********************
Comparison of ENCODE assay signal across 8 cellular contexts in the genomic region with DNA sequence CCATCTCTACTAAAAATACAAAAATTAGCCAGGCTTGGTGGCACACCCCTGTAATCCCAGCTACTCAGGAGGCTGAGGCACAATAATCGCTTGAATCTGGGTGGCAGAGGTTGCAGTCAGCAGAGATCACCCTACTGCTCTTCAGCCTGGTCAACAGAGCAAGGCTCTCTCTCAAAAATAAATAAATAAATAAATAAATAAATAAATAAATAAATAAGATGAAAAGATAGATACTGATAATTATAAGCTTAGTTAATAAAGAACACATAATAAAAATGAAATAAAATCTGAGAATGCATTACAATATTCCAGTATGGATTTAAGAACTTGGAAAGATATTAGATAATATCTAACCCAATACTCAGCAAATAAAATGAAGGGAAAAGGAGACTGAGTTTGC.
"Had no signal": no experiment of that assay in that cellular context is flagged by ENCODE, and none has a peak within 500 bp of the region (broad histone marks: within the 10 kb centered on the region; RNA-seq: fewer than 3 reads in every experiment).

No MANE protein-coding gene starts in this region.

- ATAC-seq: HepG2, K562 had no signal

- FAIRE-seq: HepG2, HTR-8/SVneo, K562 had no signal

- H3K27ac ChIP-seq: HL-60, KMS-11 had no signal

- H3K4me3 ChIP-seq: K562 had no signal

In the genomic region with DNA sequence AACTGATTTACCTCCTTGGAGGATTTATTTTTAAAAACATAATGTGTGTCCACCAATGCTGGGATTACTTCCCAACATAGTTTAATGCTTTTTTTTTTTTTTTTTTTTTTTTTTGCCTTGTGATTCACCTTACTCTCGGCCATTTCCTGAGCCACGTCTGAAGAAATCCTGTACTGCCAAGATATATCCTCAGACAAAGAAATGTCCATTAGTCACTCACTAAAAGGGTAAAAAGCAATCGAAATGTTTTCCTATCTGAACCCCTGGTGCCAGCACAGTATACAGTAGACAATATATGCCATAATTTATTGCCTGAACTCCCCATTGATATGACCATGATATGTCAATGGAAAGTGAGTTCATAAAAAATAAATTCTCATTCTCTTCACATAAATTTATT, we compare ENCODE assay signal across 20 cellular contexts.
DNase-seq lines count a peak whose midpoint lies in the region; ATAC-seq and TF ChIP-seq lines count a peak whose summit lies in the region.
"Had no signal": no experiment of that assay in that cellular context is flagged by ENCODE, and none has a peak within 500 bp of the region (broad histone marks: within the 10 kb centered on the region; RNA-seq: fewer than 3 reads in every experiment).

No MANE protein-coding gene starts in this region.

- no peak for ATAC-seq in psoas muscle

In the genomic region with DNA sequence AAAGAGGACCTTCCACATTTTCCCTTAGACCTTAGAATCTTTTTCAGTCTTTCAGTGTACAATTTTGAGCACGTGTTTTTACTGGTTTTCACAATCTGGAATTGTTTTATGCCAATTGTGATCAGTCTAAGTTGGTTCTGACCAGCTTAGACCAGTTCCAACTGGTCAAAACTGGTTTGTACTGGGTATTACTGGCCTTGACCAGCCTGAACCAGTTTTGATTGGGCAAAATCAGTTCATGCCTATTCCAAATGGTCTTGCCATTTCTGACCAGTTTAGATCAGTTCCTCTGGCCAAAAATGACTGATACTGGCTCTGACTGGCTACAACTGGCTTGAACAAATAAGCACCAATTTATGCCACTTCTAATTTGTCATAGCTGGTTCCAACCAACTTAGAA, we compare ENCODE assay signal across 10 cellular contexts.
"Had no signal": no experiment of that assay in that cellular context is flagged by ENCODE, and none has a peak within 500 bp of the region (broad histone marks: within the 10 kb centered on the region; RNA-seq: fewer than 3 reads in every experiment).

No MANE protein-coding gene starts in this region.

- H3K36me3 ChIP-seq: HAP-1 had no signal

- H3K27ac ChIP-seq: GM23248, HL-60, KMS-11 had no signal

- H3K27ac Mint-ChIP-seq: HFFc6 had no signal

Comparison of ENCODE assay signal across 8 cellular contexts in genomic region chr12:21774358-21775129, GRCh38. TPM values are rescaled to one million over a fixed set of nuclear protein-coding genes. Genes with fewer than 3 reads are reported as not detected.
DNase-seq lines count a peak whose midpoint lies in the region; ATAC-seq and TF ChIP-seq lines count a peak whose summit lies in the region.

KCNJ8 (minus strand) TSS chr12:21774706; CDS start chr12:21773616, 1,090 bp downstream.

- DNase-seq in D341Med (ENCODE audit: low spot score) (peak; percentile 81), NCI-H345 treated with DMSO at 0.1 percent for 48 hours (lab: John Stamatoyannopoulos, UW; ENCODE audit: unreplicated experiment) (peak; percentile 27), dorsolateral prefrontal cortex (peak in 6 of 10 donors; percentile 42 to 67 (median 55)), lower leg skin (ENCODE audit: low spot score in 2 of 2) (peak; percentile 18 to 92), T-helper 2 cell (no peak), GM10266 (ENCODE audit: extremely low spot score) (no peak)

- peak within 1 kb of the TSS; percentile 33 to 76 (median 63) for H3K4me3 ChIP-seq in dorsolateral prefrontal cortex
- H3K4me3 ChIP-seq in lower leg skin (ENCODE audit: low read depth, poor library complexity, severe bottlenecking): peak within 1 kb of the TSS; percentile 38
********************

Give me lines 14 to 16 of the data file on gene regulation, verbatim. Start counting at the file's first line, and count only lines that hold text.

"Had no signal": no experiment of that assay in that cellular context is flagged by ENCODE, and none has a peak within 500 bp of the region (broad histone marks: within the 10 kb centered on the region; RNA-seq: fewer than 3 reads in every experiment).

No MANE protein-coding gene starts in this region.

- H3K36me3 ChIP-seq: HAP-1 had no signal